I will just say this, when…what I experienced when you rant, whether it’s something I completely agree with, or not generally we agree, but, um, specific to this, like I feel so, uh, empathetically freed by your expression of anger and upsetness that it makes me lighter. And so, I don’t know if everybody experiences it that way in terms of whenever we respectively go on a rant, but it’s therapeutic is all hell for me. So, you keep doing it. I’m good!

Joe:
There’s a little bit of this…It’s a little performative, right? There’s some design behind it. It’s, you know, Louis Black, isn’t that mad all of the time when he does his comedy. Um, you know, there, there there’s a little shtick to it and it’s fun to do it because the stuff that underlies it all is frustrating, right? I’m sorry. But to open an article that says here’s how to help your team and to tell everybody like, to go home and clean out a drawer. Shut up. Like just stop. That’s bad, bad advice. Um, all right, friends. Well, by the way, I should mention this. We took this little idea of bad burnout advice, and we actually made a video of it where I showed some of these crazy headlines in these quotes that we’re talking about. That’s on the BossBetter YouTube channel if you want to check that out. And everybody who subscribes to our BossBetter Now emails got it in their email inbox a couple of days ago, which was fun. And so, you can go to BossBetterNow.com to find all that stuff or to sign up. But that’s our show for this week, friends, please take a moment right now on your device, if you wouldn’t mind, to subscribe to our show. Whether you’re listening on Apple Podcasts, Spotify, Audible, Amazon, Google, iHeart Radio, right there inside the app, you can hit the subscribe button and new episodes will be teed up and ready to go for you each time they are released. So, thank you for listening and thanks for all that you do to take care of so many.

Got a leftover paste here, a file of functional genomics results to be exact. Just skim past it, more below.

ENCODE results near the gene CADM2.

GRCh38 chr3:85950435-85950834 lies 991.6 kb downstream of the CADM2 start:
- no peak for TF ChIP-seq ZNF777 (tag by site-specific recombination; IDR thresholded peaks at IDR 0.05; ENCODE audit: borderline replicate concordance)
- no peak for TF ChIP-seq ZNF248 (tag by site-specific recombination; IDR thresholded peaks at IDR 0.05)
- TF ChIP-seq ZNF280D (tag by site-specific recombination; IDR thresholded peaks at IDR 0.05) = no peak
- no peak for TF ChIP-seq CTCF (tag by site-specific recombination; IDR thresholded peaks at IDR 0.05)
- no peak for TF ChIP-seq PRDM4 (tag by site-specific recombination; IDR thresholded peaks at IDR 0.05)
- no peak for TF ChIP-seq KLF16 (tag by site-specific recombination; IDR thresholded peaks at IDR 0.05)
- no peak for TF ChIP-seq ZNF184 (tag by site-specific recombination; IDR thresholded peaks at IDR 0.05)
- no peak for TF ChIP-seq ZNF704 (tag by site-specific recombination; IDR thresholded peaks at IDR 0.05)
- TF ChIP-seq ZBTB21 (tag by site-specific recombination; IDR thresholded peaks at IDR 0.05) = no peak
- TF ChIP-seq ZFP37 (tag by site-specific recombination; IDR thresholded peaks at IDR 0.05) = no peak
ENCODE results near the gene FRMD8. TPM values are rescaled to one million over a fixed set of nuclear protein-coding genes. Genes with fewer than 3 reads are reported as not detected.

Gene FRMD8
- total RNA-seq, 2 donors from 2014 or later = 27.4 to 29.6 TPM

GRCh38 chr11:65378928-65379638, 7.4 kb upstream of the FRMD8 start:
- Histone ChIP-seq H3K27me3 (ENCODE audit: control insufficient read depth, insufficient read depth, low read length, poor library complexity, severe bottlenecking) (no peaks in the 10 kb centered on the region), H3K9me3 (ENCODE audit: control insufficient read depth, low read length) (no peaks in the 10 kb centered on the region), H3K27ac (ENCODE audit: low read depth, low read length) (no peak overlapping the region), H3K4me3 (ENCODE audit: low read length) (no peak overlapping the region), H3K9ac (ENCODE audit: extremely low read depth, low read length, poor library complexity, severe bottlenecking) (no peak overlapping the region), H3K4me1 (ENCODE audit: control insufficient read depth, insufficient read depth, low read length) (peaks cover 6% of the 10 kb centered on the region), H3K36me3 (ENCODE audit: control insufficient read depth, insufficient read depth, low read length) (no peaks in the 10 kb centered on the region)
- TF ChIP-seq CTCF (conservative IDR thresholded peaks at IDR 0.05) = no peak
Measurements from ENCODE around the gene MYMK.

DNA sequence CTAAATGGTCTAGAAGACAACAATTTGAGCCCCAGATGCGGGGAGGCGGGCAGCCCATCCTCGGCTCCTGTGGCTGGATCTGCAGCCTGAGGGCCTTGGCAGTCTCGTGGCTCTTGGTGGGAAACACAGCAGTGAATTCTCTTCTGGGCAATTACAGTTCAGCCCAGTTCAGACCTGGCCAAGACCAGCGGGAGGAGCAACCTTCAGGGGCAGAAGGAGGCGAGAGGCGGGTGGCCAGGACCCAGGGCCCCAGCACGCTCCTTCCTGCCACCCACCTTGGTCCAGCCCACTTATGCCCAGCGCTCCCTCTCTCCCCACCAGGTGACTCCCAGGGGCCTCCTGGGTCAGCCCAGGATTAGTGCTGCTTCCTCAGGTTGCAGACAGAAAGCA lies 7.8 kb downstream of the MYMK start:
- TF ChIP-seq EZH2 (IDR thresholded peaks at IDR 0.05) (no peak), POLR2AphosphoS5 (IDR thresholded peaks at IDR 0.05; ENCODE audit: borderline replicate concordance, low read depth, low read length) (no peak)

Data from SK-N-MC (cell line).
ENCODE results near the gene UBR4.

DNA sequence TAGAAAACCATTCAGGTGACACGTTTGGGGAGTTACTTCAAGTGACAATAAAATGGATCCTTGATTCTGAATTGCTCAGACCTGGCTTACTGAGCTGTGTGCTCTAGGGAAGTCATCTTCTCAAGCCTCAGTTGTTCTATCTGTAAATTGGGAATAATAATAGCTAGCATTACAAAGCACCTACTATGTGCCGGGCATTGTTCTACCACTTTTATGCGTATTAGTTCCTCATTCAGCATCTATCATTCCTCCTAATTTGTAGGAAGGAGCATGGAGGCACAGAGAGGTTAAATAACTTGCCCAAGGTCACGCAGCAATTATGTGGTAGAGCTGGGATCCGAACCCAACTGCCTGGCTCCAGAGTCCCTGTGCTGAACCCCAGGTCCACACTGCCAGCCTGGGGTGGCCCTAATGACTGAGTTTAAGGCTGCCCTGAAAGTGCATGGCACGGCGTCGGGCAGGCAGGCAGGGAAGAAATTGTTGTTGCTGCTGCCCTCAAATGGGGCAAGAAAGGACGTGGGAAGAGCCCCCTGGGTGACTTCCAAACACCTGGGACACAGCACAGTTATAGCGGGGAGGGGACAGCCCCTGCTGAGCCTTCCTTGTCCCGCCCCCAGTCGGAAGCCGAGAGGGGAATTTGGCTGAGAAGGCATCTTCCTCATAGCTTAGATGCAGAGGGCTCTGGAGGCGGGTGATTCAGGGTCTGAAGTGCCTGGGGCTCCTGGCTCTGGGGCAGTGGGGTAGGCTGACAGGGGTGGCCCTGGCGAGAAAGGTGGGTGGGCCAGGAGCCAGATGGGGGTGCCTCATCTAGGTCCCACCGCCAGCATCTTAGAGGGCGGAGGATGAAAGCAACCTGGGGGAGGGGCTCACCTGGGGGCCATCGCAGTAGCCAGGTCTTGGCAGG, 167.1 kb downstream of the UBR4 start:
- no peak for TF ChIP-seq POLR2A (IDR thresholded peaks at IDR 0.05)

Alyssa:
This show is sponsored by Joe Mull and Associates. Remember commitment comes from better bosses. Visit JoeMull.com today.